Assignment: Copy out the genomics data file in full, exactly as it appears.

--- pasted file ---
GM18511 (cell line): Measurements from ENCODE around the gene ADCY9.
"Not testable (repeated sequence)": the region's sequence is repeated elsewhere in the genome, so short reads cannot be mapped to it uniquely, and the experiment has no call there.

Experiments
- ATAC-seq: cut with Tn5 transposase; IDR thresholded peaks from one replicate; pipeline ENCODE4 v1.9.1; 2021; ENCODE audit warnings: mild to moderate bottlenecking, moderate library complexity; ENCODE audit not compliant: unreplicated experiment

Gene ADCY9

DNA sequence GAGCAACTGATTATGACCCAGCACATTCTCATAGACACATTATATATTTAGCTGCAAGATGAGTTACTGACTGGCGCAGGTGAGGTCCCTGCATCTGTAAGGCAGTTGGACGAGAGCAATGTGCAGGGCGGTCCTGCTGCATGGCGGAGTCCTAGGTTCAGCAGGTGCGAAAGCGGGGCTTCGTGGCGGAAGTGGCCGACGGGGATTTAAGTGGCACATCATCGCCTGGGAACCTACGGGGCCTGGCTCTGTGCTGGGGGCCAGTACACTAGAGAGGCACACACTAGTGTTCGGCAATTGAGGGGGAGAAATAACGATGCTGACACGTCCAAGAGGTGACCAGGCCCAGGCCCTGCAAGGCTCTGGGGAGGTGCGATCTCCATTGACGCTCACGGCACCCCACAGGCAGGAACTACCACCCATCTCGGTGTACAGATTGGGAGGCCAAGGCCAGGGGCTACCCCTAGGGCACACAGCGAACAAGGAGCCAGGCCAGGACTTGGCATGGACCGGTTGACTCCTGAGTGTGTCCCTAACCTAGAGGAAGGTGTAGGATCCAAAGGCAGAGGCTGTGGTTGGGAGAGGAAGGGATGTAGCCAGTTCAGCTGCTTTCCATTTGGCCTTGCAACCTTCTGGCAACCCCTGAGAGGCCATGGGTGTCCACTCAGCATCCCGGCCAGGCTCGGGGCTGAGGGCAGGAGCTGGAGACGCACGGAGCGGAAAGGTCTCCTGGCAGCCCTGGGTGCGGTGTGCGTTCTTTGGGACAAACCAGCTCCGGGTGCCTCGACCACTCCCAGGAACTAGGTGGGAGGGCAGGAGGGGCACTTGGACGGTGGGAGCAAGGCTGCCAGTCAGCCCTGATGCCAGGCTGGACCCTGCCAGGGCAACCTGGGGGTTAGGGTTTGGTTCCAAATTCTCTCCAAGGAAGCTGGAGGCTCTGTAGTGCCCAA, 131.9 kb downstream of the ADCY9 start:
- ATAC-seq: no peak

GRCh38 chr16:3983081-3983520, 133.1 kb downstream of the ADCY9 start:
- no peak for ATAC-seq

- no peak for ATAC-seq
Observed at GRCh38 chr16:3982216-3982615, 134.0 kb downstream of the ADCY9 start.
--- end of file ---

GM18511 (cell line): Measurements from ENCODE around the gene ADCY9.
"Not testable (repeated sequence)": the region's sequence is repeated elsewhere in the genome, so short reads cannot be mapped to it uniquely, and the experiment has no call there.

Experiments
- ATAC-seq: cut with Tn5 transposase; IDR thresholded peaks from one replicate; pipeline ENCODE4 v1.9.1; 2021; ENCODE audit warnings: mild to moderate bottlenecking, moderate library complexity; ENCODE audit not compliant: unreplicated experiment

Gene ADCY9

DNA sequence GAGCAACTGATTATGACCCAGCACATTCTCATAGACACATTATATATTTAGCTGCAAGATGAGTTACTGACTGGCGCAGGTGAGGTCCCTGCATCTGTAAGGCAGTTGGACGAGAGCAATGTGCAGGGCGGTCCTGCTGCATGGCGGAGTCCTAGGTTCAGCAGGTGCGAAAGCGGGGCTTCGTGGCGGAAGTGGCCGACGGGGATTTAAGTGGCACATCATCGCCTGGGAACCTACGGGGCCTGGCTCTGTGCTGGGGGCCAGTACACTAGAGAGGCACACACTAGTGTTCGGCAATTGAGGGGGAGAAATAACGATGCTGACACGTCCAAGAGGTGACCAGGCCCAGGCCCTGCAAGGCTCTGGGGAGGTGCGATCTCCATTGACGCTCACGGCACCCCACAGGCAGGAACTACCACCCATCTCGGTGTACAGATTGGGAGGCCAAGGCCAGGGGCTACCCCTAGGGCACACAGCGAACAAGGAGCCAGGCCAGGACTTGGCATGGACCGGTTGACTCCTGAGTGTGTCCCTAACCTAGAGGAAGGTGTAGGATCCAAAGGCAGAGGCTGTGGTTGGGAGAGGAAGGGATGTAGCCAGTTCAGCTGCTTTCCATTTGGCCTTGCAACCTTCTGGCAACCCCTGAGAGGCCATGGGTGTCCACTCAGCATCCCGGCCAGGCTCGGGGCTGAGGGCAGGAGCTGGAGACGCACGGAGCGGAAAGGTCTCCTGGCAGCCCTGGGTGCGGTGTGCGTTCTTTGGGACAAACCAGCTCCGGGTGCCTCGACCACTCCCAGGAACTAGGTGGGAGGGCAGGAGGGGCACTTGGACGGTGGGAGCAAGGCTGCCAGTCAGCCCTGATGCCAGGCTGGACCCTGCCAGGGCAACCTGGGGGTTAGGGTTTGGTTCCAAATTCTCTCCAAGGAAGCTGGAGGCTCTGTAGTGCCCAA, 131.9 kb downstream of the ADCY9 start:
- ATAC-seq: no peak

GRCh38 chr16:3983081-3983520, 133.1 kb downstream of the ADCY9 start:
- no peak for ATAC-seq

- no peak for ATAC-seq
Observed at GRCh38 chr16:3982216-3982615, 134.0 kb downstream of the ADCY9 start.